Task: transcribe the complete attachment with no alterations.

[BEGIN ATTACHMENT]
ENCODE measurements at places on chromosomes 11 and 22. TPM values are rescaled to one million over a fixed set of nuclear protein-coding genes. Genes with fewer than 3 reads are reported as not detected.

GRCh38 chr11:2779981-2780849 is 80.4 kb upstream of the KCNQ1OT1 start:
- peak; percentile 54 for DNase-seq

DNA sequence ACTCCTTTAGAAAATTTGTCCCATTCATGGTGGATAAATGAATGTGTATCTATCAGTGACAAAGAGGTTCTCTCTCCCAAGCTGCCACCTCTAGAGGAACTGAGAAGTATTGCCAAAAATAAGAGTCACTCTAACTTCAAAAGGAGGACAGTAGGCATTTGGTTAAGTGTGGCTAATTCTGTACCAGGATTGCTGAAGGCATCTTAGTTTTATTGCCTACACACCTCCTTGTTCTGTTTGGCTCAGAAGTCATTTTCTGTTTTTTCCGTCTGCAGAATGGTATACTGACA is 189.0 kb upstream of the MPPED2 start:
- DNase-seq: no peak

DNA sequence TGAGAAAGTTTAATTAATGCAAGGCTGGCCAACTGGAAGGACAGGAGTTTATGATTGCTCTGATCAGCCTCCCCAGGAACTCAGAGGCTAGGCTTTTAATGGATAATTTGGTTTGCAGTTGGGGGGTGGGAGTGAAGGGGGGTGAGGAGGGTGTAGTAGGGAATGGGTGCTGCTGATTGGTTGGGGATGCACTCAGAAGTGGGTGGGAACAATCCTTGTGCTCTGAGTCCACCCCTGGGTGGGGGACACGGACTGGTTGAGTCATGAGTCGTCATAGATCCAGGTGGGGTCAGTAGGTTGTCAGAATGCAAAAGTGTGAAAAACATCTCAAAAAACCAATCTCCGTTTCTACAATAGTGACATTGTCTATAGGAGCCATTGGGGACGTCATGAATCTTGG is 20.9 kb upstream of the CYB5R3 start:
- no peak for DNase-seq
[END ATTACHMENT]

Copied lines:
ENCODE measurements at places on chromosomes 11 and 22. TPM values are rescaled to one million over a fixed set of nuclear protein-coding genes. Genes with fewer than 3 reads are reported as not detected.

GRCh38 chr11:2779981-2780849 is 80.4 kb upstream of the KCNQ1OT1 start:
- peak; percentile 54 for DNase-seq

DNA sequence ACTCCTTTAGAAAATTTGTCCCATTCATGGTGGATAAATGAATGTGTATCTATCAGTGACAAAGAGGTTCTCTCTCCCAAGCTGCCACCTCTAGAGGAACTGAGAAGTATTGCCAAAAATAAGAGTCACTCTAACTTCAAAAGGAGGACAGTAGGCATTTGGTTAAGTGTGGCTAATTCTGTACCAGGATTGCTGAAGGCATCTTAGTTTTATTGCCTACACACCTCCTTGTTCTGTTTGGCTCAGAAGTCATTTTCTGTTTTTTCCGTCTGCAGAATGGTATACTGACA is 189.0 kb upstream of the MPPED2 start:
- DNase-seq: no peak

DNA sequence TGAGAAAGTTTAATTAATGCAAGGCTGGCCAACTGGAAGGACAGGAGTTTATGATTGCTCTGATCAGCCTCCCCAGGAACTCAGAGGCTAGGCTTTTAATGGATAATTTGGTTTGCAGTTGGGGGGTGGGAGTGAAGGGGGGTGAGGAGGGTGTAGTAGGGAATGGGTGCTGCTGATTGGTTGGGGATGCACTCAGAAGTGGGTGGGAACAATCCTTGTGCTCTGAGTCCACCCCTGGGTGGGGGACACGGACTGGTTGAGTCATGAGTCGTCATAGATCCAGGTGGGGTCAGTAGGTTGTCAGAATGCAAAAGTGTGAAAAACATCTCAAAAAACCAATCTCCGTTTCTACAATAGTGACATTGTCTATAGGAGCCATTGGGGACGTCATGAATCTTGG is 20.9 kb upstream of the CYB5R3 start:
- no peak for DNase-seq